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ssalazar7
 
 
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Tired of Being a Drill Sergeant
Old 10-25-2018, 06:33 AM
 
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Hi, I don't ever post on here, but I look on here OFTEN. I am concerned that I am the only (or part of the few) teacher who feels this way. Teaching is exhausting me not because of admin demands or the paperwork, I can do that, but the behaviors that I have to battle daily! Even with proper procedures in place, everyday, I am fighting some kids on the same behaviors that they have had since elementary school. I feel like education babies these kids because of too much fear of the parents and community. I know teaching isn't for the delicate, but lately I feel like we have to have a thicker skin for this than in the past or what was taught in college. I understand that school has always been about getting kids to work, or redirecting their behavior, but now we have to deal with cussing teachers out, violent behavior, prodding and poking of doing the work, and overall, being tougher on them and ourselves. I moved districts, and although the kids are VERY different from each campus, there are still behaviors of entitlement, violent behavior, cussing, and shutting down instruction to deal with a behavior. When I first started teaching, I had one violent behavior, and maybe three entitled behaviors (cussing didn't happen), now I have students who are very confident in cussing the teacher out, at least one violent behavior per class, and a whole grade of entitlement.

Does anyone else feel like they are now required to be as thick skinned and tough as a drill sergeant to teach, or am I exaggerating? I don't mean we feel the need to yell at kids, or anything of that sort, but I feel like waking up and putting on a thick armour like what a policeman or parole officer would to deal with the behavior and shutting down class time, is now what is expected of a teacher. I was called to teach, and some of these behaviors will shut down at least 15 minutes of class time.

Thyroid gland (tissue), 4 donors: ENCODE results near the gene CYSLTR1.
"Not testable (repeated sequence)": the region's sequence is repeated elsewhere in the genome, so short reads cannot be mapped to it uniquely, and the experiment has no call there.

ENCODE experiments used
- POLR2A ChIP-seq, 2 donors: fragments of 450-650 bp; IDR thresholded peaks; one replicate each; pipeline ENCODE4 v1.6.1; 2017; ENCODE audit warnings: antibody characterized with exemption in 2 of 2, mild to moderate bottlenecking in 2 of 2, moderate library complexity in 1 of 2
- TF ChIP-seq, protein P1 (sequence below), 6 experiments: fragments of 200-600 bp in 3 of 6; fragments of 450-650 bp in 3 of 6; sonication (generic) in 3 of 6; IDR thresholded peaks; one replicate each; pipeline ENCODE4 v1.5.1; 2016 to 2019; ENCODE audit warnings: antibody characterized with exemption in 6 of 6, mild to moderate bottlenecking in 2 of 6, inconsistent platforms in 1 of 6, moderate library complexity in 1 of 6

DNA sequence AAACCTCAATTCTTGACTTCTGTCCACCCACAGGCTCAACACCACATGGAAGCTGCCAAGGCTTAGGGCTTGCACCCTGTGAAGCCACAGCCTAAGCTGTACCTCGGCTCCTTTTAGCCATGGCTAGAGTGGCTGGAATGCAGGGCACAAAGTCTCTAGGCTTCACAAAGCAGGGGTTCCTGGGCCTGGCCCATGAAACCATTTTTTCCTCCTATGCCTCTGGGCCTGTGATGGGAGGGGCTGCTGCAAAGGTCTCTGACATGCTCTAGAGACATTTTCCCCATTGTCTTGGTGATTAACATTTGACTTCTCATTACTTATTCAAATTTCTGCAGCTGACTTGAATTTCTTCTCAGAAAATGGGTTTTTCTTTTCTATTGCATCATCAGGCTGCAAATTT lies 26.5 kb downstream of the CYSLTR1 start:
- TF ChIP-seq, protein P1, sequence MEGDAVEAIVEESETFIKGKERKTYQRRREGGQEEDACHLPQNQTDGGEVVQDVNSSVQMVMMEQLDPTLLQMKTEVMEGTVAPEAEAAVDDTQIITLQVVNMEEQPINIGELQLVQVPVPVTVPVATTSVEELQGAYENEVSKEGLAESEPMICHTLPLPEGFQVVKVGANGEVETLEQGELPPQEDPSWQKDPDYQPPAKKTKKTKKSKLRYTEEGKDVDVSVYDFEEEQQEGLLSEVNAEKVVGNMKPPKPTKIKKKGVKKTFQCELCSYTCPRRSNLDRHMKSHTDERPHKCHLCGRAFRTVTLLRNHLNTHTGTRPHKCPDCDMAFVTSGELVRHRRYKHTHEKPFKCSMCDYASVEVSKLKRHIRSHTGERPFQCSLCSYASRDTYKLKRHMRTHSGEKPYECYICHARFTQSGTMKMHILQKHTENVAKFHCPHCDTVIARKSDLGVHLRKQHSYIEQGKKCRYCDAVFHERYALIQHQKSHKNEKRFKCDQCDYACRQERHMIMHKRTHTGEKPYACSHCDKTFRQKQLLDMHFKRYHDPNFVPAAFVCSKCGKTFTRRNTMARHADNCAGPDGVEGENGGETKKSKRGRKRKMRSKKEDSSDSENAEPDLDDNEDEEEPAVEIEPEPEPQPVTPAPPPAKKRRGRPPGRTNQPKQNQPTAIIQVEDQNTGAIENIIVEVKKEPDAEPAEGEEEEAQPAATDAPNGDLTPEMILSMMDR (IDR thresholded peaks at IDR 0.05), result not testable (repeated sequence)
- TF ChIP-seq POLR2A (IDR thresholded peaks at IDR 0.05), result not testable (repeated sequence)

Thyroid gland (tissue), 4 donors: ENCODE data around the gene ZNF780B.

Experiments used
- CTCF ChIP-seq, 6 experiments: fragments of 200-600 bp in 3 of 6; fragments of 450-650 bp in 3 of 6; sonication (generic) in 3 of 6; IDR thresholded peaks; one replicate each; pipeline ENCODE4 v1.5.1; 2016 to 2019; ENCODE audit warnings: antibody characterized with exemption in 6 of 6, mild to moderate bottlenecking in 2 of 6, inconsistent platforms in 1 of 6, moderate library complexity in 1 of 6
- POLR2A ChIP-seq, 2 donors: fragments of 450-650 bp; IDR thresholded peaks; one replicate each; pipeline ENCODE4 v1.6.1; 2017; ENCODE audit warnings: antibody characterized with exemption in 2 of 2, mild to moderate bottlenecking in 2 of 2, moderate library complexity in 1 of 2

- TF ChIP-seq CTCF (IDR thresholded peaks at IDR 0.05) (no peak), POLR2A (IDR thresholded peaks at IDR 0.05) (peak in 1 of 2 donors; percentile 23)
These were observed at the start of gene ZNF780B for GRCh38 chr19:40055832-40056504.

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Can only speak for elementary, but...
Old 10-25-2018, 09:46 AM
 
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I definitely see behavior declining. I taught in an affluent district with children who had many advantages, but in the past few years, even the primary children I taught would think nothing of arguing, talking back, and totally ignoring a simple request such as walking quietly in the halls. They would turn and talk right in front of you after you made the request and even explained that there were others working in other classrooms as we went by that needed quiet. I had one boy last year who would actually laugh at me if I had to talk to him. When I called his mother after trying to work it out with him, she made excuses for him, and even with the parents supposedly involved, there was little improvement in his behavior. I know respect for teachers has declined in society, and I am thinking that at least some of the kids may be picking up on that, especially if the teacher is discussed at home Many of my students were not even worried if you said you were going to contact their parents. That would have been an entirely different situation in my home growing up.